When Keith Johnson was growing up, he didn’t have much time for run-of-the-mill boyish fun. While other kids were riding their push bikes and chasing girls, Keith was busy tagging behind his dad and falling in love with his future career as a commercial diver.
From the time he slipped on his first pair of flippers at age five, Keith has been in, around and under water in a lifestyle that has meant world travel and plenty of danger.
Owner of Commercial Diving Services Pty Ltd, Keith and his crew have worked in crocodile infested water, dived to unbelievable depths and even fought off killer eels to get the job done.
The company handles underwater ship repairs, remote control submersible operations, marine civil engineering and dredging – diversity that was forced on Keith.
Speaking candidly about brushes with man-eating creatures, Keith said he’s never considered doing anything else. “People view diving with awe. It is dangerous arid full of intrigue, but it’s still a job with a day’s work.”
Looking back at some of his missions, he re-calls there was a time his divers encountered something completely unexpected in the depths of Warragamba Dam.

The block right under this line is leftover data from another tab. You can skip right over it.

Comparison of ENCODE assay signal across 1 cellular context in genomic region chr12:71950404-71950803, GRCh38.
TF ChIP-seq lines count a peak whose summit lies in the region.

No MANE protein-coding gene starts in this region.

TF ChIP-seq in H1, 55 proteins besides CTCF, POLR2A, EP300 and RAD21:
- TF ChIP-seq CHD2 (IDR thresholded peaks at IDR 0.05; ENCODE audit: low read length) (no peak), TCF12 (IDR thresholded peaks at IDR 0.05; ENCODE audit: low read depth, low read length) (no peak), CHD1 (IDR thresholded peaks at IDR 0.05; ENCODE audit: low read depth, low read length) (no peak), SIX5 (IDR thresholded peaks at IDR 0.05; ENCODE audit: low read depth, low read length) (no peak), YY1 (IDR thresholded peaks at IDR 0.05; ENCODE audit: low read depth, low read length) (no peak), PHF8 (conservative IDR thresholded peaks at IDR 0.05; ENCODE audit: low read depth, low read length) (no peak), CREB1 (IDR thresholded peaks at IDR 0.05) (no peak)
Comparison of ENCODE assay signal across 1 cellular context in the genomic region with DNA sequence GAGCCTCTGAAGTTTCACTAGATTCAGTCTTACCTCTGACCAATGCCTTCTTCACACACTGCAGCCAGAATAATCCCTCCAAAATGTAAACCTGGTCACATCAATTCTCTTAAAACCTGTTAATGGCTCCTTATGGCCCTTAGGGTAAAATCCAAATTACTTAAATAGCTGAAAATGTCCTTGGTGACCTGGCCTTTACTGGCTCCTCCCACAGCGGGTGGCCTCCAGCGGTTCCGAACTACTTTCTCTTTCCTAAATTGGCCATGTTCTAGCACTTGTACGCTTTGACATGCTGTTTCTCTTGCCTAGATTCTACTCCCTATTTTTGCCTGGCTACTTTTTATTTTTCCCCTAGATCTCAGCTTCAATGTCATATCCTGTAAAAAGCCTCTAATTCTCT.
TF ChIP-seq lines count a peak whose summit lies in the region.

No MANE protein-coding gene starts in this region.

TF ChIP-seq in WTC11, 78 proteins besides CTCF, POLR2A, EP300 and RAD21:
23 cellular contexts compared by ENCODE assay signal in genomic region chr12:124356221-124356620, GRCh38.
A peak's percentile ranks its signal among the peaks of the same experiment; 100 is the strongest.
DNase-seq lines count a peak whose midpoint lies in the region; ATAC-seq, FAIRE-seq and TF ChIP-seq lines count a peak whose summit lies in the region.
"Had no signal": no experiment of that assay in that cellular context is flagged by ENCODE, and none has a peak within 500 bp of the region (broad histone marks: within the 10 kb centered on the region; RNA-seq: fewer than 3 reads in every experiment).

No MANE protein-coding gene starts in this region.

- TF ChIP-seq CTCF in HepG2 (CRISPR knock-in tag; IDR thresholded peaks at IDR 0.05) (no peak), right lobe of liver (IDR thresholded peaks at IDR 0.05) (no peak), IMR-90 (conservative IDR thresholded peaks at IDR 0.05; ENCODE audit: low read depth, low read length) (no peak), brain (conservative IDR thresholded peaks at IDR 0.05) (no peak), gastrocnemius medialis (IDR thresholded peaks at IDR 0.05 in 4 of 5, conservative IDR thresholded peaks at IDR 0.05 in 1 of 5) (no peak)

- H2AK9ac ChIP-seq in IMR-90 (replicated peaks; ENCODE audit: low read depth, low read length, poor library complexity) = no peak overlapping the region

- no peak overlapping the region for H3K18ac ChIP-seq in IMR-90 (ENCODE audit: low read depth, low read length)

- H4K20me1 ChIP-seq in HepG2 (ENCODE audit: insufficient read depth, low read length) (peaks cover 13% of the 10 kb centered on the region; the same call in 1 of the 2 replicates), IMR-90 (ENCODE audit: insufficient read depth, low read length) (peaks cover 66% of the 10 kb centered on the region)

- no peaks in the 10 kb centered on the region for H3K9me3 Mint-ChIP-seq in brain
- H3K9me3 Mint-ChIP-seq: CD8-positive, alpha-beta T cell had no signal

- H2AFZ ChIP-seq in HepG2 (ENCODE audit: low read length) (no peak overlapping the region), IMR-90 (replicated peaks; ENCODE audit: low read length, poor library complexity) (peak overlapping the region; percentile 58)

The team was diving to depths of 70m. The first diver slipped into the murky water and through a thermal layer. As he headed down to lower depths, he shouted over the headset that something bit him. He came back up to the thermal layer, where most of the work was to be done. Shouting and cursing heard over the headset prompted a cynical standby diver to jump in to investigate. No sooner had he submerged than 4m long eels the width of a man’s leg began attacking the men.
The team found a solution in a shark cage, but as Keith said: “It’s funny to look back on now, but it was a serious situation at the time.” The divers readily work when hammerhead and grey nurse sharks are around, but draw the line at tiger and mako sharks. Dolphins leave the crew with a sense of wellbeing and graceful manta rays create a different emotion altogether.
Keith was laying a sewerage pipeline off of Barrack Point when he decided to play with a mammoth manta ray. The creature squared off with him and after a time, the pair became firm pals. The ray hung around Keith for the next year as the pipeline was installed. “That ray was intelligent, it knew that when the divers left the water, there would be a charge. He would leave as well, so we eventually didn’t worry about hurting him. He stayed as a pet for a year,” he recalled.
“I suppose I’m mesmerised with the beauty of the animals. I’ve been on other projects where a relationship has developed – so much so that I really get annoyed when I see society choosing to dump waste into the ocean. In the years I’ve been in the industry, I’ve seen a lot of changes. The damage isn’t irreversible, but the deterioration I’ve seen has been quite astounding.”